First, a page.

Inustrialized Food Production

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Industrialized Food Production: A Dangerous Path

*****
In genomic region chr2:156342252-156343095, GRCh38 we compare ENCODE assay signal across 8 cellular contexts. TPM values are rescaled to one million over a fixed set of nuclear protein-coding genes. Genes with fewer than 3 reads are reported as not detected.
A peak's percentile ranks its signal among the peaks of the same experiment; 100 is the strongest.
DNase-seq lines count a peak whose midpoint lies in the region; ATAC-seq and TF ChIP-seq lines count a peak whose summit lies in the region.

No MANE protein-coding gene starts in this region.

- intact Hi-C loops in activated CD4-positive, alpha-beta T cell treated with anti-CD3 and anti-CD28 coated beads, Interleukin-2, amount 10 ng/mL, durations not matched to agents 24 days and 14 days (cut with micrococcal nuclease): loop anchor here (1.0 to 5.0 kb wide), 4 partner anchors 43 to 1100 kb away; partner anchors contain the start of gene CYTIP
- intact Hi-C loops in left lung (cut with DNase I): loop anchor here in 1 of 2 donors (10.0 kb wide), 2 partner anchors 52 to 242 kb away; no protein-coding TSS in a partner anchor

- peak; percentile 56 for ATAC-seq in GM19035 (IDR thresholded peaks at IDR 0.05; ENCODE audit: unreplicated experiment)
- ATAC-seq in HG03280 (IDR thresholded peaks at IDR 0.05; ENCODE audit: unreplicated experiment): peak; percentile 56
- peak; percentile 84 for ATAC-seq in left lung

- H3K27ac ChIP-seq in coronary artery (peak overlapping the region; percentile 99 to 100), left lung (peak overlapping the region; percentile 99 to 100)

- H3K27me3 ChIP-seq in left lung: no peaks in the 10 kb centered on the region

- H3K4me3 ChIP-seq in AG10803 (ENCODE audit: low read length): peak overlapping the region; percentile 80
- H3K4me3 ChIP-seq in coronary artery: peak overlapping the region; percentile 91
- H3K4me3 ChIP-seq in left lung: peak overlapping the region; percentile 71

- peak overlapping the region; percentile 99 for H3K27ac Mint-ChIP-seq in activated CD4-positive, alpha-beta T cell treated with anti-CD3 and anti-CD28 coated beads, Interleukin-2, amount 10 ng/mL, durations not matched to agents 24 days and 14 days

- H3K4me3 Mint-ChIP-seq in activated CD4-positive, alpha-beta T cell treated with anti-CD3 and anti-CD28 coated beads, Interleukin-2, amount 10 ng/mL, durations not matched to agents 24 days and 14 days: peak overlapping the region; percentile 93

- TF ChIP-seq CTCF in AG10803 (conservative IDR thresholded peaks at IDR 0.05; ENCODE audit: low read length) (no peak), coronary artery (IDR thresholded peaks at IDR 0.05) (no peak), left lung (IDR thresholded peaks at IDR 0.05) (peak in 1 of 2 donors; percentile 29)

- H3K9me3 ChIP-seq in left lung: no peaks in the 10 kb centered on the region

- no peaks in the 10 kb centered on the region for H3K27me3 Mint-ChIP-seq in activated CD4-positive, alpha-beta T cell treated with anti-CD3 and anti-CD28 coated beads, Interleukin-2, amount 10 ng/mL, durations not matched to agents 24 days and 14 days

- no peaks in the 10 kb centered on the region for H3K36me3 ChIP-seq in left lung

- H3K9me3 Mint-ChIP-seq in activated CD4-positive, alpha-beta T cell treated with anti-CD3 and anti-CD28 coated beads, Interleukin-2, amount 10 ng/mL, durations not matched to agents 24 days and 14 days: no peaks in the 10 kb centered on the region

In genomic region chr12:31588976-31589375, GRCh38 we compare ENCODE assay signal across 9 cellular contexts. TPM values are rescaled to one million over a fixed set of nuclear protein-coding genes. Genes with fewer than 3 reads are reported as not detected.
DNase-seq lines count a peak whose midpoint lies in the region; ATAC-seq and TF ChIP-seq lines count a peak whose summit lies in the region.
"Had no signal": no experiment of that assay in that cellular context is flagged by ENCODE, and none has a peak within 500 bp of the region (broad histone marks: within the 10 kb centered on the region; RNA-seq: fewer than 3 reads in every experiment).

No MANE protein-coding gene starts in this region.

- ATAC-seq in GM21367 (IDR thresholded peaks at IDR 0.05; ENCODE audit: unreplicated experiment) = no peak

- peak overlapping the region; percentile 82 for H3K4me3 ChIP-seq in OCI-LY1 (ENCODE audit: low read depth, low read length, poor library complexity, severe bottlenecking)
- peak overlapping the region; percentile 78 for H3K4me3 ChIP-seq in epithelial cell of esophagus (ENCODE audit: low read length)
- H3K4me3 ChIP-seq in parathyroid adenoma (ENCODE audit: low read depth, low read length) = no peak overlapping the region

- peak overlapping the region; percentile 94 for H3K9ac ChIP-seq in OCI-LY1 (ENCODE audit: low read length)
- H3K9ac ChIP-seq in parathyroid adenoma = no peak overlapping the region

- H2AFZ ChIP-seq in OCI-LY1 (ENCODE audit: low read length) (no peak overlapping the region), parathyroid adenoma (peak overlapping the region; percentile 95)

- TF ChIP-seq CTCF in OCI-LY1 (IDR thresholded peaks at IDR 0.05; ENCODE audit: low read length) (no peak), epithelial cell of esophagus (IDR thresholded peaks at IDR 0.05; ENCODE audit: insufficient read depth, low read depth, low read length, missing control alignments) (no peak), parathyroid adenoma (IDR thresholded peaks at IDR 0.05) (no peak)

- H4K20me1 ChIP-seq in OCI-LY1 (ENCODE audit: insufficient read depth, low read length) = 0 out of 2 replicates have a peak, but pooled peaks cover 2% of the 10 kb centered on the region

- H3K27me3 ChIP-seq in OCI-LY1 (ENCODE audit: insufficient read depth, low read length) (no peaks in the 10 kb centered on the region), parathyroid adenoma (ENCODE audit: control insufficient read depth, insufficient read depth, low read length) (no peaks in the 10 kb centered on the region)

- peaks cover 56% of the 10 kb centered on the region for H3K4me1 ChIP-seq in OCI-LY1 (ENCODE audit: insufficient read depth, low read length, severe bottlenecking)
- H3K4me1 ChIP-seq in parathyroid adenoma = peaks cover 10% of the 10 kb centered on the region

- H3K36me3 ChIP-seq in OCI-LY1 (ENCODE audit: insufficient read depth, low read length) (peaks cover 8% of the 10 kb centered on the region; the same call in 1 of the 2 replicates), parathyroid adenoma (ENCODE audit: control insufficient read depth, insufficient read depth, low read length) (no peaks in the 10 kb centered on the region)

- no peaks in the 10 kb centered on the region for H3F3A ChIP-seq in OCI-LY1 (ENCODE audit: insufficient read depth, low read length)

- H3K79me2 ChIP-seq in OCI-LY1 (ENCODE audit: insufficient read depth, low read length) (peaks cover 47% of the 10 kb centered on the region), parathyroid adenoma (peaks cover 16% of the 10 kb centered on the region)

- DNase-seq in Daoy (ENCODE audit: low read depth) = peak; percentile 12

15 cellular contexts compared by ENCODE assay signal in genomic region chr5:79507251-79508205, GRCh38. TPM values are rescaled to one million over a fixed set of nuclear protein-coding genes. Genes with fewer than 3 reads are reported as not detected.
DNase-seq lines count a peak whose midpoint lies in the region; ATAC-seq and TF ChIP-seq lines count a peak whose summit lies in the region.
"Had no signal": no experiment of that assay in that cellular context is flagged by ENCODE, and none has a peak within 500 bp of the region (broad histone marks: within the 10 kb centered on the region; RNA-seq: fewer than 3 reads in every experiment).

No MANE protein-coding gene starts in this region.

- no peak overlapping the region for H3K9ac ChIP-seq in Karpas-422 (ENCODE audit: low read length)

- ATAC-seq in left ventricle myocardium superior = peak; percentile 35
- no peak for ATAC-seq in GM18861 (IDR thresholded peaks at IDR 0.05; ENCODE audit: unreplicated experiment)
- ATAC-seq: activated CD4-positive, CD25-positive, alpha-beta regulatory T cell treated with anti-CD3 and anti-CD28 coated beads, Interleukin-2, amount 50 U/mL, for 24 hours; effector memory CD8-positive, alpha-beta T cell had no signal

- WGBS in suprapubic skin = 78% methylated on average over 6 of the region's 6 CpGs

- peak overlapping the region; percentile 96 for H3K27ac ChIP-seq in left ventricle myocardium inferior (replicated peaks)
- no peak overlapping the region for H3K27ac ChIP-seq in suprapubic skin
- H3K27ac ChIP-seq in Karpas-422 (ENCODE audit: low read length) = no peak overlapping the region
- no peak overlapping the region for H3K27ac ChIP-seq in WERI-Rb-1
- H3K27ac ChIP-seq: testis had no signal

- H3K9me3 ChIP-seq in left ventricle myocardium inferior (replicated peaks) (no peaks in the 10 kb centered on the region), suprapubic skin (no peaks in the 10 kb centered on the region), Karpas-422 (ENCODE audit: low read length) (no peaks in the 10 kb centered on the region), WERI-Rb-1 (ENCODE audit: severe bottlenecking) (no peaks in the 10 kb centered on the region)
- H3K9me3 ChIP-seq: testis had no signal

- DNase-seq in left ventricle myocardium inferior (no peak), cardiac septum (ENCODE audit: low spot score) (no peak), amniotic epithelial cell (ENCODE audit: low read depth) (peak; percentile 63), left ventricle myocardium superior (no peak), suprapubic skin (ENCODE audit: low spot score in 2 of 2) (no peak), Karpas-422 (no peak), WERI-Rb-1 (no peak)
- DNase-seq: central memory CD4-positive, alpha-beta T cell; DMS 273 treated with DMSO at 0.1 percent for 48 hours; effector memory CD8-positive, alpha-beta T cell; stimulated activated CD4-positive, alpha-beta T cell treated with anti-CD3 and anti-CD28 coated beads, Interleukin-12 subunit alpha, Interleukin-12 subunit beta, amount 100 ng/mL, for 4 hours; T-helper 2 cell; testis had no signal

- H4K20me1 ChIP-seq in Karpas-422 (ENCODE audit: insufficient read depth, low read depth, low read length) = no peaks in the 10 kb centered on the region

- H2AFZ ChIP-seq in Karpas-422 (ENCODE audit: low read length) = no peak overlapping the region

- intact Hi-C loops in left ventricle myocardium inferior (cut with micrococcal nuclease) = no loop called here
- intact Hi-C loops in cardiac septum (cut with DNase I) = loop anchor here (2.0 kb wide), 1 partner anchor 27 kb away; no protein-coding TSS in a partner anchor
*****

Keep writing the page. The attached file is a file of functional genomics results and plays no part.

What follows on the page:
When visiting the grocery store, shoppers are bombarded with pleasant photos of farmers in their fields. This idyllic agricultural way of life may have existed in the past, but today’s farms are much different. In our modern era, a revolution has taken place and food production has changed dramatically. The industrialized method of food production has created a dangerous and unsustainable system. Choosing locally sourced foods is beneficial to the planet, health, and local economies. The 100 mile diet has brought attention to this important subject and made people aware of the impact of food choices. Humans began farming over 9000 years ago, and many technological advancements have occurred since that time (Mintz, Du Bois, 101). Most significantly in the modern era, the green revolution changed the way food was grown. The green revolution allowed for intensification of food resources, intended to alleviate world hunger (Bourlag). Lead by Norman Bourlag, hybrid variations of wheat were bred to produce higher yields and be two to three times more resistant to disease. Success was achieved, but has created more issues. From 1950 to 1999 production on the same size acreage increased 170%, producing 1.9 billion tonnes of grain (Bourlag). However, copious amounts of fertilizers need to be added to the soil to support this production; this leads to more chemical run-off and contamination of water sources. Another major problem is that the hybrid seeds lead to development of genetically engineered seeds. These grains are patented by large corporations, causing costs to rise and taking control away from farmers. The local farmer no longer has control over how they grow crops or run their farm. Large companies like Monsanto hold all the power. The genetically modified seeds that are needed for the high yields are patented, and farmers are forced to purchase new seeds each year (Food Inc.). For centuries, farmers have been able to save seeds from their crops for planting the following year. With the introduction of patents, farmers now face massive lawsuits if they try to reuse seeds. Even though many farmers do not want to use the modified seeds, it is nearly impossible because of cross contamination. Mark Anslow provides an example of one Canadian farmer: Percy Schmeiser. He found that sixty percent of his crop had been contaminated by Monsanto engineered seeds carried onto his land by the wind (12). Even though Schmeiser did not plant or want the seeds, he still faced intimidation and lawsuits from the giant biotechnology company (Anslow, 13). The power held by these agribusiness giants controls what farmers can do. The control held by corporations is not limited to grains and seeds, it extends into poultry and livestock. The high demand for meat created by the multitudes of fast food restaurants has completely changed the way animals are raised. Factory farming techniques produce plump animals from small areas. About 10 billion animals are raised and killed for food every year in the United States, many of these inhumanely ("Humane Eating : The Humane Society of the United States."). Laying hens are kept in cages so small they cannot even move. In addition, animals have been bred for meat production, leading to chickens with breasts so heavy they can barely walk; chickens often die from their own weight (_Food Inc_.). Cattle are raised in small pens with no area to graze. Instead, they are fattened up with corn (Nierenberg, 22). These feedlots are seas of manure and disease. Farmers are pressured by that large companies they hold contracts with to have the latest technologies. This means taking on massive debt that forces farmers to continue producing for that company, even if they do not agree with the practices. For example, poultry producers working for Tyson, one of the largest companies, have been forced to “upgrade” chicken houses to be large sheds with no natural...
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